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Slimming Pills


Slimming pills (or diet pills) and weight loss products can be sold as over-the-counter (OTC) medicines or available as prescription medicines. Most of the OTC diet pills or weight loss products make claims that they are effective but their claims are not backed-up by scientific evidence. In fact, these weight loss products need to be taken in conjunction with other measures such as exercise and diet. Some of these products are based on herbs.

There are only three types of prescription medicines that can help obese or overweight patients to loose weight.

Over The Counter Products (OTC)

Slimming products that can be bought without a prescription often come with recommendations that you follow a calorie-controlled diet and take more exercise. Most of these pills or products do not have enough information about their ingredients and how they help you lose weight. They can also be very expensive.

When Taking OTC Diet Pills/Weight Loss Products

  • Check that the product you are going to buy is registered with the regulatory authority (check www.bpfk.gov.my for this information).
  • Some of the products (including herbal products) may also cause adverse effects. Make sure you do not have other medical conditions if you want to try these products.
  • Read the label carefully and do not take more than the listed dose.
  • These products are licensed as either OTC, traditional or cosmetics product; therefore they are not allowed to make certain claims such as “stops fat from being absorbed” or “speeds up metabolism”. If you find these claims being made on the packaging or product insert, report it to the regulating authority.
  • Ephedra is a herb that was commonly incorporated in slimming products but has now been banned because of its adverse effects. It is a myth that herbal slimming products are safe. Beware of anything that you take even if recommended by your friends as being safe and effective.
  • Avoid slimming products which:
    • Promote rapid weight loss and promise quick results
    • Suggest that you do not need to change your diet or exercise.
    • Fail to recommend a dietary advice; and worse still encourage you to eat anything.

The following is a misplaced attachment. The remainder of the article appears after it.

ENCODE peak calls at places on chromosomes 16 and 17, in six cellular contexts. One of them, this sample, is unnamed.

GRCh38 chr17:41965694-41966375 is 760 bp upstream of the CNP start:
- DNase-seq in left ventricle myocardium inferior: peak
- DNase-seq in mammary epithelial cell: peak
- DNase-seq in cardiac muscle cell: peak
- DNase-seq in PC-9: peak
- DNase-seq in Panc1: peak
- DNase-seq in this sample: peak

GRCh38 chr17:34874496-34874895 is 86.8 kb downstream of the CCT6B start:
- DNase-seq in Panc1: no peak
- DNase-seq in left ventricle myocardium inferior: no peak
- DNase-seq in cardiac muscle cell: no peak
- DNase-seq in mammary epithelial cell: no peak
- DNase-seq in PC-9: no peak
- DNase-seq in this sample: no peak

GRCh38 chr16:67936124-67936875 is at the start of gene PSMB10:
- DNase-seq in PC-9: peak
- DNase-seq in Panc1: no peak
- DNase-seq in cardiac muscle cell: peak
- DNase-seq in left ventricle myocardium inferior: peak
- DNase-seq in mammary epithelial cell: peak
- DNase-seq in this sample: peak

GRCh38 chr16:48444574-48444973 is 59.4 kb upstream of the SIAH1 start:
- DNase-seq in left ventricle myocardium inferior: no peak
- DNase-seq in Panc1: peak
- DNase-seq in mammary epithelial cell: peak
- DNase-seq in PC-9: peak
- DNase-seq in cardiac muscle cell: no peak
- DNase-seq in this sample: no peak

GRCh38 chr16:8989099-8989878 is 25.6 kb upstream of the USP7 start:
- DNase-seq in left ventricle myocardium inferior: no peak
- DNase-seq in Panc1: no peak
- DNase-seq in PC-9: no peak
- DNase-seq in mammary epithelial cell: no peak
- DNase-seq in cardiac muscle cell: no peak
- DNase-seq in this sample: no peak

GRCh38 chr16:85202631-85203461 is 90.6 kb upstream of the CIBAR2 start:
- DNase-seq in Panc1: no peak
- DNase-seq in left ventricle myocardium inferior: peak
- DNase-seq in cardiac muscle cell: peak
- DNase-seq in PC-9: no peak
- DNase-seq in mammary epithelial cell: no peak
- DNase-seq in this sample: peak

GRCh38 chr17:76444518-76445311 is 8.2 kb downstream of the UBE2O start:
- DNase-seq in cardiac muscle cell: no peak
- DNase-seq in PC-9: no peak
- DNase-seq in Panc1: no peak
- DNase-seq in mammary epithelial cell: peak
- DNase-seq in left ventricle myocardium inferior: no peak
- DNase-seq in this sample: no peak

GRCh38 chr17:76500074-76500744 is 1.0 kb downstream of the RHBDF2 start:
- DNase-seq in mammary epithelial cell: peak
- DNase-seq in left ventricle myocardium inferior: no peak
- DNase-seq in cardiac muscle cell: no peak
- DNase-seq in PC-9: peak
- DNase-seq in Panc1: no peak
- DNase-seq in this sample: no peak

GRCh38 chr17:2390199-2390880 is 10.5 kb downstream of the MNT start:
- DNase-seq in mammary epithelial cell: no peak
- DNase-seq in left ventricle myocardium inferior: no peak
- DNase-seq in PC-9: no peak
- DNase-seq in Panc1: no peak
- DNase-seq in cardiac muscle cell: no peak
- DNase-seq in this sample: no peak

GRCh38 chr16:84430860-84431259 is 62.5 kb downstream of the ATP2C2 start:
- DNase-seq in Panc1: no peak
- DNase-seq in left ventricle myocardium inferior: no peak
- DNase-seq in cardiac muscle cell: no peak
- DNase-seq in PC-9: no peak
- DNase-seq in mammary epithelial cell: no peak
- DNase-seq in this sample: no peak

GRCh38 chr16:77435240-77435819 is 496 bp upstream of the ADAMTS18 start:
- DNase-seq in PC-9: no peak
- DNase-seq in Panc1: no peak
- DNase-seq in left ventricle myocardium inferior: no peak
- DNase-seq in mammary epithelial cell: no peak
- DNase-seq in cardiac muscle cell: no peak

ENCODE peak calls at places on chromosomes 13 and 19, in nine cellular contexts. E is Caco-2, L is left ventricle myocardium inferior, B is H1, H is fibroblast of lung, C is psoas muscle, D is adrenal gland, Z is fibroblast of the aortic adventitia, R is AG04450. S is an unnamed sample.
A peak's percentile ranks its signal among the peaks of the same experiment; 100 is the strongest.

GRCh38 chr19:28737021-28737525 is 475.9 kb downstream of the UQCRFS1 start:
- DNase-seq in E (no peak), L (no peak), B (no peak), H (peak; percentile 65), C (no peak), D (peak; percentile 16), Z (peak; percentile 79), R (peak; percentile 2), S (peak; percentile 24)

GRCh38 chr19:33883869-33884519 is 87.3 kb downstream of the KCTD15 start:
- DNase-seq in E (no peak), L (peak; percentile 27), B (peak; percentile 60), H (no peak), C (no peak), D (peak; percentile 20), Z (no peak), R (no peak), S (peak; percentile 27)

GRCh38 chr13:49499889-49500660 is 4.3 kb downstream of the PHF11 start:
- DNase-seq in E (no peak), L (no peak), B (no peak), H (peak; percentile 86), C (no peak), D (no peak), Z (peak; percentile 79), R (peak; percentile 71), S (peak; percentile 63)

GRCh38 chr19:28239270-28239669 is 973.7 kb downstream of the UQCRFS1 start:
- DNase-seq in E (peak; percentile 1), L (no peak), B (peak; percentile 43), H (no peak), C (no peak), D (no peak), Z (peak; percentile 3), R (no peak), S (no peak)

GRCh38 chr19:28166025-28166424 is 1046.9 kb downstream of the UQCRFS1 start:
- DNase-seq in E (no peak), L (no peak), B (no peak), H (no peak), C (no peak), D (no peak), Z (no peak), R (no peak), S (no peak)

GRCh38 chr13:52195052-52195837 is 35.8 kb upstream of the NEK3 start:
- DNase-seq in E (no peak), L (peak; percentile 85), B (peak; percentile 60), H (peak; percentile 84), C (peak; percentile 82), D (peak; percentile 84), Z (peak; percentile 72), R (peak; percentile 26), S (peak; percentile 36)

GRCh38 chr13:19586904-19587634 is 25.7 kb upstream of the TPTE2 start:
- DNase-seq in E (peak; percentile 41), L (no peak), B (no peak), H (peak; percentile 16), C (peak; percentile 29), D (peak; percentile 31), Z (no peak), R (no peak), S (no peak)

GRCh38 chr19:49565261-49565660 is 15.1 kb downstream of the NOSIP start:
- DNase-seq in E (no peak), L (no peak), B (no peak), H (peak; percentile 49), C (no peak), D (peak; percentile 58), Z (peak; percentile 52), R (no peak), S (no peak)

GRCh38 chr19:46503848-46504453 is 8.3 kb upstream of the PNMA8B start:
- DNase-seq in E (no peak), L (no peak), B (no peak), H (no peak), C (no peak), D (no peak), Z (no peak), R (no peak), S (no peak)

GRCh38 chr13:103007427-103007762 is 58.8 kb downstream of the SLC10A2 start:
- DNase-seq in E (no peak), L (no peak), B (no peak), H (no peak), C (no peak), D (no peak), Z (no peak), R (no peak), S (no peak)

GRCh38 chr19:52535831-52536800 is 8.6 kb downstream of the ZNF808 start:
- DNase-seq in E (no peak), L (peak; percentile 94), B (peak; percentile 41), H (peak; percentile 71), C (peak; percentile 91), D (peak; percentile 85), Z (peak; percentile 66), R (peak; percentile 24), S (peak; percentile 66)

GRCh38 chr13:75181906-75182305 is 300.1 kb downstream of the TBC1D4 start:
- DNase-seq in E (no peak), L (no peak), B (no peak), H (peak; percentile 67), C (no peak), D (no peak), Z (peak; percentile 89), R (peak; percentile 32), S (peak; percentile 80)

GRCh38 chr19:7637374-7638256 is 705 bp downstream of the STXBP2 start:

Prescription Medicines

Prescription medicines are licensed as treatment of obesity. Two types of licensed medicines are:

What is it for?

Orlistat is used in combination with diet to help you loose weight and maintain weight after weight loss. It is also used in patients with a certain weight who may also have other medical conditions such as diabetes and hypertension.

How does it work?

Orlistat is a lipase inhibitors, which works in the intestines by blocking some of the fat you eat from being digested and absorbed. This undigested fat is then removed in your bowel movements.

“How to use this medicine?

Orlistat comes as a capsule. It is usually taken three times a day with each main meal that contains fat. Each time you take orlistat, your meal should contain no more than about 30% of calories from fat. Take orlistat during or up to 1 hour after a meal. If a meal is missed or does not have fat, you may skip your dose.

Special dietary instructions

Orlistat blocks your body’s uptake of some fat-soluble vitamins and beta carotene. Therefore, when you use orlistat you should take a daily multivitamin supplement that contains vitamins A, E, K, and beta-carotene. Take the vitamin once a day, 2 hours before or 2 hours after taking orlistat, or take the vitamin at bedtime.


The most common side effect of orlistat is changes in bowel movement (BM) habits which generally occurs during the first weeks of treatment. However, it may continue throughout use of orlistat.

Ask your doctor or pharmacist what the symptoms of BM changes are. Refer to your doctor if any of the symptoms are serious or do not go away.

What is it for?

Sibutramine is used in combination with a reduced calorie diet and exercise to help people who are overweight lose weight and maintain their weight loss.

How does it work?